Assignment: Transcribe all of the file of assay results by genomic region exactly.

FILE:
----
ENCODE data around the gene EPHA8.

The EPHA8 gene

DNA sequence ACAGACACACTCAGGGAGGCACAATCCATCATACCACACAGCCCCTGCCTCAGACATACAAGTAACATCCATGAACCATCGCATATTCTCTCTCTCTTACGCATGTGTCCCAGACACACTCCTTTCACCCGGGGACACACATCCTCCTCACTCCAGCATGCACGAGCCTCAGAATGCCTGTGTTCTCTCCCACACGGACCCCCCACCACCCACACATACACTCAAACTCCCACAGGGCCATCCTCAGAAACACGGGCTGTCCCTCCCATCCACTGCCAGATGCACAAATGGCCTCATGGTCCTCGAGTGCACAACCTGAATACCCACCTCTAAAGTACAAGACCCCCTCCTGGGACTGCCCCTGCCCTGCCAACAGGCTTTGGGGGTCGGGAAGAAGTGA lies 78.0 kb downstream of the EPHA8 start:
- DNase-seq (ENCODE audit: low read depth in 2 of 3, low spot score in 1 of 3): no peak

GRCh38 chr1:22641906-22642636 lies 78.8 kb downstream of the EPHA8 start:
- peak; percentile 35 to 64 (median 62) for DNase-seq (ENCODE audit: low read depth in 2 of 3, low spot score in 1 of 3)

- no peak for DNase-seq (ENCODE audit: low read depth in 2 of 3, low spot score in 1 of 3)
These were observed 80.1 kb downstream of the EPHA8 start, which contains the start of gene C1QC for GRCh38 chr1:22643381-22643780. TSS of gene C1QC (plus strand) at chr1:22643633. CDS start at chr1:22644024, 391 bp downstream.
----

ENCODE data around the gene EPHA8.

The EPHA8 gene

DNA sequence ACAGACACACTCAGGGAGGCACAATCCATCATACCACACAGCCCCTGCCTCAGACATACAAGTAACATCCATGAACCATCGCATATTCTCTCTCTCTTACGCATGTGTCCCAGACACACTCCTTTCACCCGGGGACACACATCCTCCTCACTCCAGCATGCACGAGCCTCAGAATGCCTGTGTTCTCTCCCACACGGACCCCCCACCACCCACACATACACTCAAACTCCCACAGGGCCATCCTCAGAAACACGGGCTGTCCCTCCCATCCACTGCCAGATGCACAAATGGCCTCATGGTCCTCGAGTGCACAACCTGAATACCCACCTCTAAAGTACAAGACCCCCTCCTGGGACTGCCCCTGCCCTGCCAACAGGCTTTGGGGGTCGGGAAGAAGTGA lies 78.0 kb downstream of the EPHA8 start:
- DNase-seq (ENCODE audit: low read depth in 2 of 3, low spot score in 1 of 3): no peak

GRCh38 chr1:22641906-22642636 lies 78.8 kb downstream of the EPHA8 start:
- peak; percentile 35 to 64 (median 62) for DNase-seq (ENCODE audit: low read depth in 2 of 3, low spot score in 1 of 3)

- no peak for DNase-seq (ENCODE audit: low read depth in 2 of 3, low spot score in 1 of 3)
These were observed 80.1 kb downstream of the EPHA8 start, which contains the start of gene C1QC for GRCh38 chr1:22643381-22643780. TSS of gene C1QC (plus strand) at chr1:22643633. CDS start at chr1:22644024, 391 bp downstream.